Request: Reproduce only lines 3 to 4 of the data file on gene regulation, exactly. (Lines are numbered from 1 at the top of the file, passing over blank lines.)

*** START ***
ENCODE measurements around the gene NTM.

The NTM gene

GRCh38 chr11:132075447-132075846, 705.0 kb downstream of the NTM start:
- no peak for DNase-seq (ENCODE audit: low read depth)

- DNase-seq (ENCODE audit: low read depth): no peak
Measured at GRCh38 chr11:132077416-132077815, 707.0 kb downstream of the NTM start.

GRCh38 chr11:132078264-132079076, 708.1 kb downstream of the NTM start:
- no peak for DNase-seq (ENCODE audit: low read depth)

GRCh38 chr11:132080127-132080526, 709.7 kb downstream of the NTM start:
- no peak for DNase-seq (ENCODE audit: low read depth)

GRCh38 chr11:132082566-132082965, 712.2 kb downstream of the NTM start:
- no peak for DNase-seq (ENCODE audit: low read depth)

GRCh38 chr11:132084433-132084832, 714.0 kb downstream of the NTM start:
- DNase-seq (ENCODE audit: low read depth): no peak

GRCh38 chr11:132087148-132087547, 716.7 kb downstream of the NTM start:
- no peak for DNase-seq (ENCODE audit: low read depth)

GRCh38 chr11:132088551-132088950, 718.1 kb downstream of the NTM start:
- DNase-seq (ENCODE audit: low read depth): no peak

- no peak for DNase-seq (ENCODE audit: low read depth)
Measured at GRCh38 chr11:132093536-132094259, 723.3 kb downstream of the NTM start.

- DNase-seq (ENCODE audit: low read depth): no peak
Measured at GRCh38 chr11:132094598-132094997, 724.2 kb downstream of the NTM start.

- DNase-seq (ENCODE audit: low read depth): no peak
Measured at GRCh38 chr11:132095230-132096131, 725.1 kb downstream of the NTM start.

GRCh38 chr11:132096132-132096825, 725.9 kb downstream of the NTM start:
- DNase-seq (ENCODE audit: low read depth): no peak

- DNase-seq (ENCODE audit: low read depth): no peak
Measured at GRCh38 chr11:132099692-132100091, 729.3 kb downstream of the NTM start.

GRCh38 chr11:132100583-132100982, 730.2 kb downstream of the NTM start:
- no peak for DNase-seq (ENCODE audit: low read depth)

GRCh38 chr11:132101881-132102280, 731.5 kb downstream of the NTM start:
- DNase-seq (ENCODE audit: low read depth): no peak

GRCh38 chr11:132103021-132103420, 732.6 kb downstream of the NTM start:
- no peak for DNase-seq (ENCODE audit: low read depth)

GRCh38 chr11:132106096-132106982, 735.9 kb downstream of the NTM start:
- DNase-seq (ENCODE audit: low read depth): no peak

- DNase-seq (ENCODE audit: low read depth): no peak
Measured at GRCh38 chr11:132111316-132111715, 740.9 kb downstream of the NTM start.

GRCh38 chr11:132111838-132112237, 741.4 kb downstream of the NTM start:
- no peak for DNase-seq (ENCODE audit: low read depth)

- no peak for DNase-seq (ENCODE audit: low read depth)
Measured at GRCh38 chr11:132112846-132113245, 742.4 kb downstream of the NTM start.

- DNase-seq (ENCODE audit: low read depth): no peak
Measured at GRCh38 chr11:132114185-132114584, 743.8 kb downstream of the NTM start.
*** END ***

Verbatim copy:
GRCh38 chr11:132075447-132075846, 705.0 kb downstream of the NTM start:
- no peak for DNase-seq (ENCODE audit: low read depth)